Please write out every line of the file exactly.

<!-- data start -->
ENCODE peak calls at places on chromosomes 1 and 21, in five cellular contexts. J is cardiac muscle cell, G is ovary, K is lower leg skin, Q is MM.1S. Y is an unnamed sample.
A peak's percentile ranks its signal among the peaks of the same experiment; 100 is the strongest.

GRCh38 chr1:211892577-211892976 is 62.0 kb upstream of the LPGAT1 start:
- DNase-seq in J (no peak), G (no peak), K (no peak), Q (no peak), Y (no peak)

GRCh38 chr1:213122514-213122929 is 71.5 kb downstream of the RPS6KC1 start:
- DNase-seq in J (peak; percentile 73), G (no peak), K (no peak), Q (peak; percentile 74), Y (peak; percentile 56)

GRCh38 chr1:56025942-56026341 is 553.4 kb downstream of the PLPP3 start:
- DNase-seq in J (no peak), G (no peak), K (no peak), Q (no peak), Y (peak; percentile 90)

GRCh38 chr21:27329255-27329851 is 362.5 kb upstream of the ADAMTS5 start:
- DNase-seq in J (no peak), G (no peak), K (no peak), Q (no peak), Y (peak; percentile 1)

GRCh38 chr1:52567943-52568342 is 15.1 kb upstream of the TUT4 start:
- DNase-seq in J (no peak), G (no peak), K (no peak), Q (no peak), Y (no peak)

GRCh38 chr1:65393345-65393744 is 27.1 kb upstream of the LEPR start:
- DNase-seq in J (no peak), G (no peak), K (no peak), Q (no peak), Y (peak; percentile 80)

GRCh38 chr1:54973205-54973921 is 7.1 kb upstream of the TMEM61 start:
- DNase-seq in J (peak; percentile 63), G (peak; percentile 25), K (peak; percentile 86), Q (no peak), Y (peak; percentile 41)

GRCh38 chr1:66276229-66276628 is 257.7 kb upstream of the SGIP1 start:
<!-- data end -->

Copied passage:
ENCODE peak calls at places on chromosomes 1 and 21, in five cellular contexts. J is cardiac muscle cell, G is ovary, K is lower leg skin, Q is MM.1S. Y is an unnamed sample.
A peak's percentile ranks its signal among the peaks of the same experiment; 100 is the strongest.

GRCh38 chr1:211892577-211892976 is 62.0 kb upstream of the LPGAT1 start:
- DNase-seq in J (no peak), G (no peak), K (no peak), Q (no peak), Y (no peak)

GRCh38 chr1:213122514-213122929 is 71.5 kb downstream of the RPS6KC1 start:
- DNase-seq in J (peak; percentile 73), G (no peak), K (no peak), Q (peak; percentile 74), Y (peak; percentile 56)

GRCh38 chr1:56025942-56026341 is 553.4 kb downstream of the PLPP3 start:
- DNase-seq in J (no peak), G (no peak), K (no peak), Q (no peak), Y (peak; percentile 90)

GRCh38 chr21:27329255-27329851 is 362.5 kb upstream of the ADAMTS5 start:
- DNase-seq in J (no peak), G (no peak), K (no peak), Q (no peak), Y (peak; percentile 1)

GRCh38 chr1:52567943-52568342 is 15.1 kb upstream of the TUT4 start:
- DNase-seq in J (no peak), G (no peak), K (no peak), Q (no peak), Y (no peak)

GRCh38 chr1:65393345-65393744 is 27.1 kb upstream of the LEPR start:
- DNase-seq in J (no peak), G (no peak), K (no peak), Q (no peak), Y (peak; percentile 80)

GRCh38 chr1:54973205-54973921 is 7.1 kb upstream of the TMEM61 start:
- DNase-seq in J (peak; percentile 63), G (peak; percentile 25), K (peak; percentile 86), Q (no peak), Y (peak; percentile 41)

GRCh38 chr1:66276229-66276628 is 257.7 kb upstream of the SGIP1 start: